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Drop that dog!

Owner: Zachary McCormack (12), from Shankill, Co Dublin

Animal: Odie, his three-year-old terrier

Background: Odie was attacked by another dog

Shanganagh Park is an important amenity. To the east, it stretches down to the coast, and to the west, the foothills of the Dublin mountains are in sight. The park has been planned to enable dogs to enjoy the facility as much as humans. Dogs are allowed into the park, but they are meant to be kept on the leash, to avoid incidents between dogs and humans, and to prevent fights between dogs and other dogs. There is one large field that has been designated as the only area where dogs are allowed to run off the leash. This allows dogs to get much-needed vigorous exercise, and they can socialise with each other too.

In general, the system works well: humans can walk in Shanganagh in the knowledge that they will not be bothered by uncontrolled dogs, and dog owners can let their dogs off the leash in a safe, confined area.

Last week, Odie was being taken for a walk with the family in the park. As is often the case, each of the children, Zachary, his seven-year-old brother Oscar and his five-year-old sister Tilly wanted to have a turn at holding his leash. When it was Tilly's turn, his mum kept a close eye on her: she isn't old enough to be completely trustworthy yet. When the dog attack happened, it almost seemed to be in slow motion. Odie saw something that he wanted to chase, and he darted away. Little Tilly was taken by surprise, and she let go of the leash.

A large Doberman-type dog was on a leash with its owner, just 10 yards away, and Odie ran right under his nose. The big dog reacted instinctively: he jumped forward, forcing his owner to let go of his leash, then grabbed Odie in his mouth, shaking him in the same way that a rat might be grabbed and killed.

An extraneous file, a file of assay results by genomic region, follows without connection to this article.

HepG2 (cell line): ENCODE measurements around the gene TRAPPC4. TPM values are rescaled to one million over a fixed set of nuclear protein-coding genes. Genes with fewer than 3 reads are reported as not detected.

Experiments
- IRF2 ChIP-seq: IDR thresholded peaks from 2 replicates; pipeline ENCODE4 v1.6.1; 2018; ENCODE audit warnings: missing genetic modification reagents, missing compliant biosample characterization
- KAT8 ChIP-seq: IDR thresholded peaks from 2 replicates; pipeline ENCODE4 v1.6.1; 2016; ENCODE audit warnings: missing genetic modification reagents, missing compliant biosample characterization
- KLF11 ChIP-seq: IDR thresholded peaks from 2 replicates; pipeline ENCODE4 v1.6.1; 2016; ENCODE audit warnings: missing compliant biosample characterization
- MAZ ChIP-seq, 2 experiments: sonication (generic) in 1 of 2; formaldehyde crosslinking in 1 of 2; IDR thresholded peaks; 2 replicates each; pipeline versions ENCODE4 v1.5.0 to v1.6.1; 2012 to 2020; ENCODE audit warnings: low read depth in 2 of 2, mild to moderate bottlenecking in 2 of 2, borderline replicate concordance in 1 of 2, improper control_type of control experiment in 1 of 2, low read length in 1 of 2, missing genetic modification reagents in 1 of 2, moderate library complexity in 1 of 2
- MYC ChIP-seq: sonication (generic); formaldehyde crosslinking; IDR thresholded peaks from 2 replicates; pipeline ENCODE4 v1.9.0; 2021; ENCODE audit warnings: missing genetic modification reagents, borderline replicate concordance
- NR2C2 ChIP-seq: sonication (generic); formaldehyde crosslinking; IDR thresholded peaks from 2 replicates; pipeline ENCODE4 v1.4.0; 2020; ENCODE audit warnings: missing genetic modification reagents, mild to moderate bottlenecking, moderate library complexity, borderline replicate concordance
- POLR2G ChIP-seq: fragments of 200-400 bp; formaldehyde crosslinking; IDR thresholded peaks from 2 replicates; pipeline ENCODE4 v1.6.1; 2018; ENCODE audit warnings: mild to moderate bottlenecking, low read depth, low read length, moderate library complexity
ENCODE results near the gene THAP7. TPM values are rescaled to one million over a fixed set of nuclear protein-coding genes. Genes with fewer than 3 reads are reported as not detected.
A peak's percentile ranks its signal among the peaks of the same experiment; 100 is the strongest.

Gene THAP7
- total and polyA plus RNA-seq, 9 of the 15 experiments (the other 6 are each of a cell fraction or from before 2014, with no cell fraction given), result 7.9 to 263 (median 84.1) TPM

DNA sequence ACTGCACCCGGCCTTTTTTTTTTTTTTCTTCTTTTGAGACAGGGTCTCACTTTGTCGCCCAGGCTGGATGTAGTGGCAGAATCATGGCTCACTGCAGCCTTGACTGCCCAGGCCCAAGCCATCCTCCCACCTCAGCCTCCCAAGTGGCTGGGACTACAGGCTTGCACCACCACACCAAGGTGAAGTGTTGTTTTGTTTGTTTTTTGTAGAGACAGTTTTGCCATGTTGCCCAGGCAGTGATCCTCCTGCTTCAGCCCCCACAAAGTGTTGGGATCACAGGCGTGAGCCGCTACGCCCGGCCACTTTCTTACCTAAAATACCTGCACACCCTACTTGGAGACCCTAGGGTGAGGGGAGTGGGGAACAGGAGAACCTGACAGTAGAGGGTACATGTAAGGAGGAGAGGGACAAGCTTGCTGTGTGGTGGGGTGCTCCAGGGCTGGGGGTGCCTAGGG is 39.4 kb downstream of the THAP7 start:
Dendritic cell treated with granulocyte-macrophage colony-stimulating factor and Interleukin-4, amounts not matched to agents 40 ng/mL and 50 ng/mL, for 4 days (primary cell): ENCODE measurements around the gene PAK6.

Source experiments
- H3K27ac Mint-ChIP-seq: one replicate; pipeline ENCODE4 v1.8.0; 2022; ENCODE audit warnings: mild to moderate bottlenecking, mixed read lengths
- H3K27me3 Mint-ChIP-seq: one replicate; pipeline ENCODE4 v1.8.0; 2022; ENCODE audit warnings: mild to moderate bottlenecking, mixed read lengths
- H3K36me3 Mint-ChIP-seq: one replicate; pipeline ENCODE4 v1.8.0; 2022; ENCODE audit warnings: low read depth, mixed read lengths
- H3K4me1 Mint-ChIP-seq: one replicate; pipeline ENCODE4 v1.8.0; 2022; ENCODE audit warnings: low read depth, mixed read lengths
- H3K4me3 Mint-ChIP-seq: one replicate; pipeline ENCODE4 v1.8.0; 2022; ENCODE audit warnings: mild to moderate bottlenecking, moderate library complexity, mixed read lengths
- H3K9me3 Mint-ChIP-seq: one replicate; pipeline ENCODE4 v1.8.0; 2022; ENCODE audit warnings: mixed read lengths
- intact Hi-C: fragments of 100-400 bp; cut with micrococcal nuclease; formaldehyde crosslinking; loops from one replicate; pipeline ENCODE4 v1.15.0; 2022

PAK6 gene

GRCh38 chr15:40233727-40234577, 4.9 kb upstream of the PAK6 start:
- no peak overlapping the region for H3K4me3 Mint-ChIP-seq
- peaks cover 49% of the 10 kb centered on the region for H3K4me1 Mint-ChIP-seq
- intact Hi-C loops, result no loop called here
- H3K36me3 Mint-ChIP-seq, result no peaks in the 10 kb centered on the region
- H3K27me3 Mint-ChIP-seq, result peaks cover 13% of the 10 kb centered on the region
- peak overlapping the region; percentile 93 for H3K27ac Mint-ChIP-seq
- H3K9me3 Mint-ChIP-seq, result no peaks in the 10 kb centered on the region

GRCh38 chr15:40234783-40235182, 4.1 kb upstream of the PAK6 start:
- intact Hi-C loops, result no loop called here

It happened so quickly that everyone seemed to be paralysed, watching in horror. This is when Zachary leapt into action: he rushed up to the big dog shouting "Get off Odie". He was fearless, grabbing the big dog from behind, and yelling at him to drop the little dog.

The big dog did as Zachary wanted, dropping Odie to the ground, and backing off. At this stage, the situation came back under control: Odie was gathered up by Zachary's mum, and rushed off to our clinic.

The big dog's owner was full of apologies, and she generously offered to pay Odie's vet bills because she felt so bad about the situation.

Odie was badly injured: he had a wide laceration on each side of his rear end where the large dog's teeth had torn his skin. We were concerned that he might have serious internal damage and, for the first 12 hours, his life was in the balance.

Luckily, he responded well to treatment. He's even started back on his daily walk in Shanganagh Park.


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